Author Topic: Global Economy  (Read 651 times)

eddieb

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Re: Global Economy
« Reply #15 on: May 07, 2020, 01:58:45 PM »
I read this online earlier today, a bit concerning.

Comments by Minneapolis Fed president, Neel Kashkari

    Bad jobs report would understate damage because many people are not looking for work
    Thinks that true unemployment rate is 23% to 24%
    But report likely to show a lower number
    Says can avoid depression scenario but US is in for a long gradual recovery
Disclaimer. Posts are just my thoughts,  not recommendations.  Do your own due diligence before trading

Caesar

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Re: Global Economy
« Reply #16 on: May 11, 2020, 01:30:56 PM »
Looks like  more bad job news is expected.

White House economic advisers said Sunday that the US is likely to see "very difficult" unemployment numbers in May, with unemployment rates nearing 20%.

Last month, as the US continued to battle the coronavirus, the country saw the unemployment rate jump to 14.7% with a devastating loss of 20.5 million jobs, according to a report released Friday by the US Bureau of Labor Statistics.

The disappointing figures for April are the worst the US has seen since the Great Depression and are particularly shocking when compared to those in February when unemployment was at a 50-year low of 3.5%.

Considering the global state of economies, its amazing there isnt more panic evident

Caesar

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Re: Global Economy
« Reply #17 on: May 11, 2020, 02:47:46 PM »
From yesterday's newspapers

Bank of England warn of possibly worst UK recession in 300 years. Output could fall 30% in first half of this year and 2 million to lose their jobs.

Spains services sector show  reading of 7.1 for April- anything below 50 is contraction and this is a long way below 50.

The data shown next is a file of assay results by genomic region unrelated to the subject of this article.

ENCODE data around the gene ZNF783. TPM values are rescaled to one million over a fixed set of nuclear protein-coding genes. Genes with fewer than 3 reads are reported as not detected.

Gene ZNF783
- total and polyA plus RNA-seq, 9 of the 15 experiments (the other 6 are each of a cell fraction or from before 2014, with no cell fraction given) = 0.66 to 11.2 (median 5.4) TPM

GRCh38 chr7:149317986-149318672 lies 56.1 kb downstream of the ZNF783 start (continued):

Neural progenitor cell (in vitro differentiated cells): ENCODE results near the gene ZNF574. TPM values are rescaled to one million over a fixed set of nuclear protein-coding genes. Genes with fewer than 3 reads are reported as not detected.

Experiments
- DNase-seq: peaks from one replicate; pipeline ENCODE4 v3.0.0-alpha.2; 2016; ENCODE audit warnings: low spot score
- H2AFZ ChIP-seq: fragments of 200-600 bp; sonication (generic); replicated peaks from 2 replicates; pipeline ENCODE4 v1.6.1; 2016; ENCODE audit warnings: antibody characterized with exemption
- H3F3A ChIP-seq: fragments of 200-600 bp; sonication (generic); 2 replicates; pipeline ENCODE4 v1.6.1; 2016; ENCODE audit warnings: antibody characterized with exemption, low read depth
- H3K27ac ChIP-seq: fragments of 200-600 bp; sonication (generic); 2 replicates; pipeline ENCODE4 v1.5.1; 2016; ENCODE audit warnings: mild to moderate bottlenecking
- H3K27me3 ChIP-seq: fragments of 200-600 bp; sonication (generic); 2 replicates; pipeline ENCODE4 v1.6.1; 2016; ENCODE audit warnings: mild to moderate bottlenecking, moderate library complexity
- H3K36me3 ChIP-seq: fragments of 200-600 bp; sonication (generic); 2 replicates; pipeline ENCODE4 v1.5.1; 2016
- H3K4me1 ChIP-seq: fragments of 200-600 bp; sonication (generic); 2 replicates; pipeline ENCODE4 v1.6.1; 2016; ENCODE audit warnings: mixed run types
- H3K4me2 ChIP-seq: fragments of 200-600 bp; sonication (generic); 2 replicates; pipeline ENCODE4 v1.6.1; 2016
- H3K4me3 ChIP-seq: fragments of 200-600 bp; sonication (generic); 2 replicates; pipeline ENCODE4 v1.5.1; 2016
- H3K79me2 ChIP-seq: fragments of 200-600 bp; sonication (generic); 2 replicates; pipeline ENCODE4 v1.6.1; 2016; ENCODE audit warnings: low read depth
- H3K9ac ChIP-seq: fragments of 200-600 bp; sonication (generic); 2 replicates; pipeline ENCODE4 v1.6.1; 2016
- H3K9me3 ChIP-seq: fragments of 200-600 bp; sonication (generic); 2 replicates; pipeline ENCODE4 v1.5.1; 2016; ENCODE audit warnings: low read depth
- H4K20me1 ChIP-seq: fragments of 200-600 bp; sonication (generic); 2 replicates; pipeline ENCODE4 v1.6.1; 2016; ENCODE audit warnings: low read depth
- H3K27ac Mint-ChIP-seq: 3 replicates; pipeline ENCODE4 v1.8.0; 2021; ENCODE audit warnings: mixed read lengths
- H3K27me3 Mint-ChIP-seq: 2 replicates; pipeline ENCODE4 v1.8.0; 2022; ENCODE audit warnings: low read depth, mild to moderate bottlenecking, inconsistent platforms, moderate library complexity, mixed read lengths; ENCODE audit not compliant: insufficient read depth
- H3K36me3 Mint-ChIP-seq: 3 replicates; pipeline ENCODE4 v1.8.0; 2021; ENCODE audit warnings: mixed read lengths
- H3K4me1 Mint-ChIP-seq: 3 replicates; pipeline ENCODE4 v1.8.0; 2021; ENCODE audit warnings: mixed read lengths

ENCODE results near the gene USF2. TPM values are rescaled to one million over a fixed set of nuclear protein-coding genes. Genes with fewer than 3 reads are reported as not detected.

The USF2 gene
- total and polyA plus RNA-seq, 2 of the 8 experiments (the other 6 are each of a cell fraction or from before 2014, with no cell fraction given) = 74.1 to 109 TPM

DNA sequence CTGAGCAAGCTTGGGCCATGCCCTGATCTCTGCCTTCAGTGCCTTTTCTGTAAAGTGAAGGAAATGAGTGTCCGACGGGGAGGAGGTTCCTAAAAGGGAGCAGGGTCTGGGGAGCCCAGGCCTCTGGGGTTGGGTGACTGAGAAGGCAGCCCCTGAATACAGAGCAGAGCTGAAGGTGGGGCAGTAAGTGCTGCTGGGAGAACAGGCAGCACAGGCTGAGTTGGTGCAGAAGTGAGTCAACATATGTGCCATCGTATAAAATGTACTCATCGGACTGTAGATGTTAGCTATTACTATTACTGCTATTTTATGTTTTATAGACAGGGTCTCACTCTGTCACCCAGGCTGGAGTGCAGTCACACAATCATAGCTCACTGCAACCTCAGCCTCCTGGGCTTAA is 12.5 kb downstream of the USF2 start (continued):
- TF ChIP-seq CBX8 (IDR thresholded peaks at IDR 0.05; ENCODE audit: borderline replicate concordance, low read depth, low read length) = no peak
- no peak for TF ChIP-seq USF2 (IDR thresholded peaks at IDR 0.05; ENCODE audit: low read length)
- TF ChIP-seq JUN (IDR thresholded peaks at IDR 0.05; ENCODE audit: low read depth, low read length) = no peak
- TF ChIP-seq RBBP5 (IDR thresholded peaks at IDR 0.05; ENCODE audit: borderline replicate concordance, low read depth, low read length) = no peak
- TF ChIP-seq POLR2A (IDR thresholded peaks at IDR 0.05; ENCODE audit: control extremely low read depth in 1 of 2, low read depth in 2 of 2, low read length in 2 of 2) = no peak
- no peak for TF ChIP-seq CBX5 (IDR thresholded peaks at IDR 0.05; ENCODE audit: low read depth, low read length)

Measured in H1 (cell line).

Germany says industrial production fell 9.2% in March,  more than expected.

France statistics show economy running at 33% of normal levels.


Caesar

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Re: Global Economy
« Reply #18 on: May 22, 2020, 09:53:08 AM »
US initial jobless claims came in at 2.4m as expected and was the lowest reading since March. It takes the total jobs lost since the crisis began to almost 39million.

As various US states reopen and business gets going again, we ought to see hiring exceed firing. The key will be how swiftly the hiring replaces lost jobs its hard to see the 39m being replaced as quickly as they were lost. Temporary layoffs will become permanent as businesses slowly reopen and find demand down and cash flow a problem

Caesar

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Re: Global Economy
« Reply #19 on: May 25, 2020, 07:59:18 AM »
As if we didn't already have enough to contend with, Chinas proposed new legislation for Hong Kong sent the HK market spinning down 5% on Friday.
With all the rhetoric from the West over the weekend,  don't be surprised if European,  UK, and US markets fall when they reopen.

Caesar

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Re: Global Economy
« Reply #20 on: Yesterday at 04:29:36 PM »
In the USA, 40.8 million people have now filed for unemployment benefits through state programs over the past ten weeks, according to figures released by the Labor Department today. The 2.1 million claims filed last week marks the eighth straight week in a row that unemployment filings declined after they historically peaked at 6.9 million for the week ending on March 28.